Reimagining Rights and Responsibilities in the United States: Toward a More Equal Liberty

Abstract:

Americans today know they face threats to their rights, their democracy, their health and their economy. These threats are interrelated and demand a transformative response. Transformations have occurred at other pivotal moments in our nation’s history—at its founding during the American Revolution, its Reconstruction after the Civil War, its recovery from the Great Depression, its rise after World War II, and its reimagining during the Civil Rights Movement. Can today become a similar moment of transformation, turning threats into opportunities through the power of civic activism, voting, and government response? Can we reimagine the promise of rights that bind us together as a nation of diverse histories, identities, and lived experiences? 
 
With the release of their nonpartisan, evidence-based report, Reimagining Rights and Responsibilities in the United States, researchers at Harvard Kennedy School’s Carr Center for Human Rights provide a guide for the nation wrestling with its values. This blueprint for protecting and expanding citizens’ rights proposes policy changes to strengthen democratic processes; safeguard equal protection, equal opportunity, and due process of law; and better protect freedoms of speech, media, religion and privacy. The Reimagining Rights and Responsibilities Project is directed by John Shattuck, Carr Center Senior Fellow and former US Assistant Secretary of State for Democracy, Human Rights and Labor. The report and the project are overseen by a faculty committee chaired by Carr Center Faculty Director Mathias Risse.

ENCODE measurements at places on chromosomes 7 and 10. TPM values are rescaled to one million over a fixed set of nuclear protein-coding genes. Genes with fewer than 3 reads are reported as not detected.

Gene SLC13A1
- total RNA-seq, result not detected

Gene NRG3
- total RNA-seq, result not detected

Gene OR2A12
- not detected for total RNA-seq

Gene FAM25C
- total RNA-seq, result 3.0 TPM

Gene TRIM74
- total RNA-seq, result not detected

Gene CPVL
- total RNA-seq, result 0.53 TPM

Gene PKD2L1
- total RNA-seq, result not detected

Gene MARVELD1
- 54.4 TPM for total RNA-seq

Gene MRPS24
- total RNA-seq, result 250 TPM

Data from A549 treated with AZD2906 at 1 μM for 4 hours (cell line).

The report offers an in-depth analysis of the state of rights in America in 2020, and then offers 80 recommendations to address failures to protect these rights. The Reimagining Rights team researched fifteen topics in five broad categories that are fundamental to protecting and expanding citizens’ rights. The Carr Center will continue to publish the fifteen reports in the coming months that expand upon specific rights domains in greater detail, including voting rights, money in politics, civic education, racial equality, women’s rights, and other areas of research. Sign up for our newsletter and follow our social media channels to stay up-to-date as we release each report.

Read the Executive Summary.

 

Read the Additional Reports: 

  1. Voting Rights
  2. Money in Politics
  3. Civic Education
  4. Racial Discrimination
  5. Women's Rights
  6. LGBTQ+ Rights
  7. Disability Rights
  8. Equal Access
  9. Immigration
  10. Criminal Justice & Public Safety
  11. Gun Rights & Public Safety
  12. Freedom of Speech & Media
  13. Religious Freedom
  14. Hate Crimes
  15. Privacy, Personal Data, and Surveillance
: John Shattuck, Mathias Risse | Oct 8 2020
: Researchers at Harvard Kennedy School’s Carr Center for Human Rights provide a guide for the nation wrestling with its values.
Last updated on 04/23/2021
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“The Carr Center is building a bridge between ideas on human rights and the practice on the ground. Right now we are at a critical juncture. The pace of technological change and the rise of authoritarian governments are both examples of serious challenges to the flourishing of individual rights. It’s crucial that Harvard and the Kennedy School continue to be a major influence in keeping human rights ideals alive. The Carr Center is a focal point for this important task.”

 

- Mathias Risse